New England Style Crab Cakes
courtesy Charlie Burke “The Heart of New England”
In New England, fresh crabmeat from Maine is always available and is notable for its sweetness; it has a more delicate flavor than lobster. Some mix an egg to bind the filling, but good crab cake is fragile and can be patted back into shape on the plate if it fragments.
The cakes are often served over our greens with a lemony vinaigrette for a great summer lunch; the cakes usually break up some, following the contour of the greens for an appealing affect. This recipe serves four as a first course and can
be doubled for a main course.
12 ounces fresh Maine crabmeat
Scant 2/3 cup of fresh white breadcrumbs
2 teaspoons Dijon mustard
11/2 tablespoon mayonnaise
1 tablespoon chopped scallion, shallot or chives
Sea salt and freshly ground black pepper
1 ½ tablespoon chopped flat- leaf parsley
1 tablespoon lemon juice or to taste
½ teaspoon cayenne pepper
Butter and olive oil for frying
- Thoroughly mix mayonnaise, mustard, scallions, parsley, lemon juice and cayenne; add breadcrumbs and crabmeat.
- Toss gently to mix, leaving crab in chunks. Add salt and pepper to taste and add more lemon juice or cayenne if you wish.
- Form into four cakes.
- Heat a nonstick sauté pan over medium heat and add approximately a tablespoon each of olive oil and butter. After the butter has foamed, add the four cakes and cook just until golden brown on each side.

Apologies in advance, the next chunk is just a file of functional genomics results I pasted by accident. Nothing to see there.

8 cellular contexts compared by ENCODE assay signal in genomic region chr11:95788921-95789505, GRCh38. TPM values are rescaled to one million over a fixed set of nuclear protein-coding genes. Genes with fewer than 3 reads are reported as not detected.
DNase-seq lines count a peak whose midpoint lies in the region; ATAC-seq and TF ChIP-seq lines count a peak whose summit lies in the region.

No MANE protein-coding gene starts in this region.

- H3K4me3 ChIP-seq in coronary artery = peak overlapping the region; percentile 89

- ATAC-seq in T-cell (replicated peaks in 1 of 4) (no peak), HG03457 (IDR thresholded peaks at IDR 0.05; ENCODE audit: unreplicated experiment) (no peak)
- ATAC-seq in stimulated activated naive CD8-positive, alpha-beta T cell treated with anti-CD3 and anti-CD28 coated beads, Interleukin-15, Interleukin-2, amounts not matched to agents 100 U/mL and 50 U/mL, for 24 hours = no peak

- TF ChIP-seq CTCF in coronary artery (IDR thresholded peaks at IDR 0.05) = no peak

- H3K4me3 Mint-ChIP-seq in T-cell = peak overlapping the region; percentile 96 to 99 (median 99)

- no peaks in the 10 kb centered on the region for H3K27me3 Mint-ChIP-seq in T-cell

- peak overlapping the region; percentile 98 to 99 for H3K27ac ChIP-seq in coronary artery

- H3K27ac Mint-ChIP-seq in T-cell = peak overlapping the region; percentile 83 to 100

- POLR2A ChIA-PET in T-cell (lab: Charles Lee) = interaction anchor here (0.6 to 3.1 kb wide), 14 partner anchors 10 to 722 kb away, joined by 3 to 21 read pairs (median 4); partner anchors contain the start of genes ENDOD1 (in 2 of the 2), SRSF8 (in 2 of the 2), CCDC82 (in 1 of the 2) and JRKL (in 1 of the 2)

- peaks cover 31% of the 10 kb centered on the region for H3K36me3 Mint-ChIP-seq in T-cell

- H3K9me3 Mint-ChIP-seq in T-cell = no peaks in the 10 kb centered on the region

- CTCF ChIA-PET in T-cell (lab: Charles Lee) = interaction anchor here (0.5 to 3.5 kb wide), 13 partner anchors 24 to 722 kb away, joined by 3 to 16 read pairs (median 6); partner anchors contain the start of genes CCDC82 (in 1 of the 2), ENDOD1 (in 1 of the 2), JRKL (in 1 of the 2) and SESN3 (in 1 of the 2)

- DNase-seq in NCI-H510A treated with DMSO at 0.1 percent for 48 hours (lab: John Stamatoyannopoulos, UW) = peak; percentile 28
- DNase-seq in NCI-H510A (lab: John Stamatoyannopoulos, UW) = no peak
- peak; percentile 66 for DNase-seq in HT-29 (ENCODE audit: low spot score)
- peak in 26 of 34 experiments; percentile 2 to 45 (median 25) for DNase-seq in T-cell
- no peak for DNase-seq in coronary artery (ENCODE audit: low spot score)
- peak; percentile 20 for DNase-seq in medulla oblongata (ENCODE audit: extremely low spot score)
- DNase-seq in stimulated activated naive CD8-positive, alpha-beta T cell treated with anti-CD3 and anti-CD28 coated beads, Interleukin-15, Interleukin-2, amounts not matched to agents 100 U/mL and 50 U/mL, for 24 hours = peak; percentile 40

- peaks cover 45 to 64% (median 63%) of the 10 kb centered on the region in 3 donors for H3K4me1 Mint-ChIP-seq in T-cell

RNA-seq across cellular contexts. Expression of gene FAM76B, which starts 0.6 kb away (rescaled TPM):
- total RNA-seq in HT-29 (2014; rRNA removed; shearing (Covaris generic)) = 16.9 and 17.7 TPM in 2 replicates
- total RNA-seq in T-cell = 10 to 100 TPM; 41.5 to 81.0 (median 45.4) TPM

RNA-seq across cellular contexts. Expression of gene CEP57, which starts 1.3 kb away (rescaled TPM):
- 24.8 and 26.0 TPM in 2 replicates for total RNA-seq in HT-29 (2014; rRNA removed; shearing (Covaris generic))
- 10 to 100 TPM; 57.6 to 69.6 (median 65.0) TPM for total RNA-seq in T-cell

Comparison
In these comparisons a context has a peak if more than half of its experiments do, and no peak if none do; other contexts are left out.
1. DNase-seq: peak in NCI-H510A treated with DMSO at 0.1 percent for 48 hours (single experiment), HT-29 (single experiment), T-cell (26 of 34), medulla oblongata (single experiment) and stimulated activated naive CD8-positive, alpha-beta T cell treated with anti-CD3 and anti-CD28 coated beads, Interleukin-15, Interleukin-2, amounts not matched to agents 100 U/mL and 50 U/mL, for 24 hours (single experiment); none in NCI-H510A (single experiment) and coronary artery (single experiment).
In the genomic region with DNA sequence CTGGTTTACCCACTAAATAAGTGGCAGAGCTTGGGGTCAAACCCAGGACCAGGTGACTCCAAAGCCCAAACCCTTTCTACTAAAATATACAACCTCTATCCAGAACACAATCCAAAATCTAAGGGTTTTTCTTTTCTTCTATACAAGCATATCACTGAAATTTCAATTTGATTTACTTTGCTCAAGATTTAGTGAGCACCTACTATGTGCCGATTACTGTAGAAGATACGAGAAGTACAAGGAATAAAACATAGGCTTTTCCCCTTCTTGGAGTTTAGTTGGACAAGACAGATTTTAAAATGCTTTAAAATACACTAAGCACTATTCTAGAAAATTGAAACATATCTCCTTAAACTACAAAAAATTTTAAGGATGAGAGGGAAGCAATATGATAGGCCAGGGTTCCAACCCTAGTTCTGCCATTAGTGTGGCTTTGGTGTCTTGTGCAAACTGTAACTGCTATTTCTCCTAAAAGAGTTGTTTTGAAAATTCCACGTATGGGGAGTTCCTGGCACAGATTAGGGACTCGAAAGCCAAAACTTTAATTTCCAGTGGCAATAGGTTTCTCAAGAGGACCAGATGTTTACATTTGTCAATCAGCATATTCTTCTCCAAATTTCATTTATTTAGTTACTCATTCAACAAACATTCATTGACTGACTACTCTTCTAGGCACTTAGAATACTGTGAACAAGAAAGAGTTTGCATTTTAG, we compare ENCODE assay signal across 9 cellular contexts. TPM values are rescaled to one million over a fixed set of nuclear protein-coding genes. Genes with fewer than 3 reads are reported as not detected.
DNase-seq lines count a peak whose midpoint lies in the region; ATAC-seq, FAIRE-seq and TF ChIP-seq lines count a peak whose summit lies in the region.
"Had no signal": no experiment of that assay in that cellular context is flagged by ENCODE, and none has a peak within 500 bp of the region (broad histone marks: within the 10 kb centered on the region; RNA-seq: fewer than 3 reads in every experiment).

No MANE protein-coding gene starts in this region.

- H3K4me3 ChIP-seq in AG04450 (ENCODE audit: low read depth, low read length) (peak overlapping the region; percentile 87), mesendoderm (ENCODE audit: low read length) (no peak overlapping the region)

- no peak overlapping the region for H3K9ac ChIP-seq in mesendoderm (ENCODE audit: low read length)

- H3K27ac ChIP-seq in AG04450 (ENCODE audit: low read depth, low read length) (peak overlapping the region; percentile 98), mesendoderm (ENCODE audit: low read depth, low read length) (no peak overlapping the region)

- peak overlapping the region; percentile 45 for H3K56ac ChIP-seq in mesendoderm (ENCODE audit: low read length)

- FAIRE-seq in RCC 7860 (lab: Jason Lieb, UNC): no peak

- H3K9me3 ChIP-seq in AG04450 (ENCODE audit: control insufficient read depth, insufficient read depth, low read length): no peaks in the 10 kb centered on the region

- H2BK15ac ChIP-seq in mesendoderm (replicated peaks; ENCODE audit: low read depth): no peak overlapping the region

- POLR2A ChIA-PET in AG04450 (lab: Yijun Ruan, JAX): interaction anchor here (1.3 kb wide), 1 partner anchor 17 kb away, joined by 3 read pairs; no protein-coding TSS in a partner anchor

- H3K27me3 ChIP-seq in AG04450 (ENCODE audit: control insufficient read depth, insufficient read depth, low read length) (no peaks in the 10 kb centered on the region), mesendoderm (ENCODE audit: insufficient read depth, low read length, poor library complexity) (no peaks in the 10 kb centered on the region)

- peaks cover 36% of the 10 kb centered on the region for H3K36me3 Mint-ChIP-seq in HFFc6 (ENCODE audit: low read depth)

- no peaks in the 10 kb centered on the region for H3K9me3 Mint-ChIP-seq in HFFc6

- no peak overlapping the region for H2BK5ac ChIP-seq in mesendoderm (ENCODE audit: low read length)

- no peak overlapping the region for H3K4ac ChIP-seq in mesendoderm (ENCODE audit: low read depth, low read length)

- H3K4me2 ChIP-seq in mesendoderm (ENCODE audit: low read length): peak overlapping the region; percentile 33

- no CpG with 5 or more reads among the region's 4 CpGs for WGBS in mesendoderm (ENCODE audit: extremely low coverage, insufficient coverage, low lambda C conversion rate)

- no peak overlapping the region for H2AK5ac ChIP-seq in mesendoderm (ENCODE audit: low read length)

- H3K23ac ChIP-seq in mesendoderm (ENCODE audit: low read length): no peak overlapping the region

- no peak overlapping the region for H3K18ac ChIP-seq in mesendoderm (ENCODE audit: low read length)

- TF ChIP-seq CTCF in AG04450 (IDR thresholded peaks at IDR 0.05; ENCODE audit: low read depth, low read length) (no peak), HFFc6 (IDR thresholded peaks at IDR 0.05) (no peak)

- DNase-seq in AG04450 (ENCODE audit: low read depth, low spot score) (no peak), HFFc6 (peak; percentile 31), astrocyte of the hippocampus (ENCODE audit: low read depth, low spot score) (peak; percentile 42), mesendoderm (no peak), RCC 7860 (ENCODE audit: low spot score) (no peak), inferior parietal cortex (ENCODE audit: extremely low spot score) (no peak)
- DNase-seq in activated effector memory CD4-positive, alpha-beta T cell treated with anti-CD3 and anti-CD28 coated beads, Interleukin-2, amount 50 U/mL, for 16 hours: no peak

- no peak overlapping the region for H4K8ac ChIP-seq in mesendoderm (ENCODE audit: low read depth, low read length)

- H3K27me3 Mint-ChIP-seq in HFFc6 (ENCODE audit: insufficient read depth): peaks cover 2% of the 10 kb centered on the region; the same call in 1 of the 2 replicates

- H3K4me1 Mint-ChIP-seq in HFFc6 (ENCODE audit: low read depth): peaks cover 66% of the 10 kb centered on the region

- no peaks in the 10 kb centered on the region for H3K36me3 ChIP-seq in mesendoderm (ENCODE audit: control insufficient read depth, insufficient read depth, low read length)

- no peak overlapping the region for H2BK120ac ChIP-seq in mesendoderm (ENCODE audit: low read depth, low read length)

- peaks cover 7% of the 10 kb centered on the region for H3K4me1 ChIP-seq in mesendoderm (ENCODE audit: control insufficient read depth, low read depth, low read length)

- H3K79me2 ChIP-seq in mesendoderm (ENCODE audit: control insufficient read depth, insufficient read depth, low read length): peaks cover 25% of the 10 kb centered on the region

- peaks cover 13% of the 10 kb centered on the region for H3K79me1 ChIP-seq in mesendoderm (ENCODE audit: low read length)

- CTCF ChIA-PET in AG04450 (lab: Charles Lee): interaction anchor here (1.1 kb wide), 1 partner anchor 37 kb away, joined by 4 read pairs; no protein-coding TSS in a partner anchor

- If they break apart somewhat as they are turned; simply reform them with a spoon or spatula.
- Serve immediately with a salad and dressing or serve with mayonnaise that has been mixed with a few capers, lemon juice and tobasco sauce. They go well also with remoulade sauce and with tartar sauce.
- Vary the flavoring of the cakes according to your taste, and you will soon have made the recipe your own.
About the author
An organic farmer and avid cook, writer Charlie Burke is the vice president of the New Hampshire Farmer’s Market Association (www.nhfma.org) and helps run the Sanbornton Farmers’ Market. Along with his wife, Joanne, he grows
certified organic herbs, greens and berries at Weather Hill Farm in Sanbornton, NH. His column & recipes appear weekly in The Heart of New England’s newsletter… to get your free subscription send a blank email to email@example.com
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